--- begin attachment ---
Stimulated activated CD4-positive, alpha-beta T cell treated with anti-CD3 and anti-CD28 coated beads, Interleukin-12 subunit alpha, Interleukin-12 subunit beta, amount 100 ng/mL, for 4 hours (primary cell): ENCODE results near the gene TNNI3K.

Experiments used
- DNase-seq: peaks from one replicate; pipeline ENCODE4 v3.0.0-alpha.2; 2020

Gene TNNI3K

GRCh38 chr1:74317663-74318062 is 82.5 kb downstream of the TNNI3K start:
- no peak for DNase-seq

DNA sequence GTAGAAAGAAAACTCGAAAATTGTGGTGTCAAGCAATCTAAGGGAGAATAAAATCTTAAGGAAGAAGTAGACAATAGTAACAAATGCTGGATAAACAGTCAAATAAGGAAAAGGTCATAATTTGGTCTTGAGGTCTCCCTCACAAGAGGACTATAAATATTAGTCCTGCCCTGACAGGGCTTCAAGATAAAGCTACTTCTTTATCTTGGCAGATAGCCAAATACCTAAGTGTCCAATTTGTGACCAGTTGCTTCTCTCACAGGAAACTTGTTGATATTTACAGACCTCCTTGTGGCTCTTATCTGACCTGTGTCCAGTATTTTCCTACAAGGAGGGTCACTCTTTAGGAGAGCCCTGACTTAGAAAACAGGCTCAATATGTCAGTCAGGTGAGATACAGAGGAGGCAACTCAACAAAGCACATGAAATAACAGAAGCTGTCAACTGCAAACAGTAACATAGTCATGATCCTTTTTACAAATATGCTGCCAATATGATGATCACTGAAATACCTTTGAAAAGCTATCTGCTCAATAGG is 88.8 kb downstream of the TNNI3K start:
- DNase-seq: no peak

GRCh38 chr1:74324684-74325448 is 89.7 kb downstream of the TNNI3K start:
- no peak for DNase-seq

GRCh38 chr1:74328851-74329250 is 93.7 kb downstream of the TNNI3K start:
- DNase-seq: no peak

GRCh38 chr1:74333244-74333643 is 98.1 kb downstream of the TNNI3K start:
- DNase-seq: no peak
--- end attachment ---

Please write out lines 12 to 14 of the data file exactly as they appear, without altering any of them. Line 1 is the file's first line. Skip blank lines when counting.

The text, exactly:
- DNase-seq: no peak

GRCh38 chr1:74333244-74333643 is 98.1 kb downstream of the TNNI3K start:
- DNase-seq: no peak